Inner ear infection: treatment, natural remedies and duration

Inner ear infection means the inflammation of a structure in the inner ear called a labyrinth. This condition causes nausea and dizziness.


Diagnosis of inner ear infection

The responsible specialist is the ear, nose and throat specialist.
As a rule, an examination of the doctor is sufficient to diagnose the inner ear infection.
Nevertheless, the doctor may prescribe various imaging tests to rule out other diseases that can cause balance problems and dizziness:

  • Magnetic resonance imaging (MRI) – in particular to rule out a tumor in the brain or middle ear and multiple sclerosis (Cnyrim CD, Newman-Toker D, Karch C, Brandt T, Strupp M. – J Neurol Neurosurg Psychiatry). If multiple sclerosis manifests itself only by dizziness, it is impossible to distinguish it from labyrinthitis without instrumental examination.
  • CT
  • Electronystagmography (ENG) – this examination registers eye movements.
  • Audiometric examination to evaluate hearing loss.

Differential diagnosis

According to Michael Strupp (Department of Neurology, University of Munich, Munich, Germany), other diseases must be excluded to confirm the diagnosis, including:

Problems of the vestibular apparatus and cranial nerves

  • Benign paroxysmal positional vertigo, which is caused by movement and causes dizziness attacks lasting a few minutes.
  • Meniere’s disease; this disorder causes dizziness that lasts for several hours (Greco A, Gallo A, Fusconi M, Marinelli C, Macri GF, de Vincentiis M.) as well as tinnitus (whistling in the ear), feeling of a full ear, hearing loss and excessive sweating.
  • migraine dizziness; in this case, dizziness occurs before the migraine makes itself felt.

Problems of the blood circulation and nervous system

  • Lesions of the cervical artery
  • TIA (transient ischemic attack)
  • Bleeding in the labyrinth
  • Brain haemorrhage
  • Stroke
  • Multiple sclerosis

Problems of the musculoskeletal system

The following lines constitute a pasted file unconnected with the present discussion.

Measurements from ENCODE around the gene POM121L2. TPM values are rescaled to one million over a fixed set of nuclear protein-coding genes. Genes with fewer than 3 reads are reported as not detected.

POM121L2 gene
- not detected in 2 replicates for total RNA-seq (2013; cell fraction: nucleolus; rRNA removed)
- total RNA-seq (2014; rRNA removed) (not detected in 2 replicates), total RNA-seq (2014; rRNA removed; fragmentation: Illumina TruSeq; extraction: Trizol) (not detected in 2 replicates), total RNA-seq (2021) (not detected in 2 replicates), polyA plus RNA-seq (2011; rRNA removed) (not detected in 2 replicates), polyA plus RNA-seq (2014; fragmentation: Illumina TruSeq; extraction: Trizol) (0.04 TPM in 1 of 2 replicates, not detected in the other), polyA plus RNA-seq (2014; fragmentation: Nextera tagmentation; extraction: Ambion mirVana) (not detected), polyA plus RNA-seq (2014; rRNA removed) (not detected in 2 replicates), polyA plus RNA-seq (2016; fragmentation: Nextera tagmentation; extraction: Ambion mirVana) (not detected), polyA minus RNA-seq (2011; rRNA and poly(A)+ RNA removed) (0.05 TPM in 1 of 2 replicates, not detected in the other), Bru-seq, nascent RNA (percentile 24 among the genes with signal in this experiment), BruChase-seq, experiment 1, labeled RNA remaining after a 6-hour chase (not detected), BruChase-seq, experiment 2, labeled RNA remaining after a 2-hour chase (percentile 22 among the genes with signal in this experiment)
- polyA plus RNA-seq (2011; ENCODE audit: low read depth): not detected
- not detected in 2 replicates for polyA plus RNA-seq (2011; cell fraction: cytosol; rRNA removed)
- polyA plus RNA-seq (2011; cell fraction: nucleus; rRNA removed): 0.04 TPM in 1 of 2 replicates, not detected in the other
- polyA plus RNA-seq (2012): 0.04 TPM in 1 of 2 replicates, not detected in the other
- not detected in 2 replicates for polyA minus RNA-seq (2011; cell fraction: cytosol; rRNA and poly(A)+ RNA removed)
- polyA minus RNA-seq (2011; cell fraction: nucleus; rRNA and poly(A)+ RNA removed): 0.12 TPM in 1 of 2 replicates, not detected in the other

• Cervical dizziness

Psychiatric problems

  • Depression
  • Anxiety
  • Psychosomatic dizziness

Treatment of inner ear infection

A patient with acute labyrinthitis often cannot stand upright and visits the on-call doctor to learn the cause of the problem.

If dizziness, pseudodizziness and loss of balance are pronounced, the doctor may prescribe medications such as:

Benzodiazepines Benzodiazepines
(diazepam) decrease activity within the central nervous system. This means that the brain perceives fewer abnormal signals coming from the vestibular system.
Prolonged use of benzodiazepines is not recommended as they cause problems in the central nervous system.

An antiemetic is prescribed if nausea and vomiting occur.
Prochlorperazine (Compazine) 5 mg as a tablet is an antiemetic drug used to treat dizziness and spinning vertigo.
Most people tolerate prochlorperazine and side effects are rare, but these agents can cause:

  • Tremor (tremors)
  • Involuntary body movements
  • Involuntary facial movements
  • Sleepiness

It is always recommended to read the package leaflet for the full list of side effects.

Metoclopramide (Paspertin) is a drug from the family of dopamine antagonists and is prescribed for nausea and vomiting.
This medication can also be taken during pregnancy.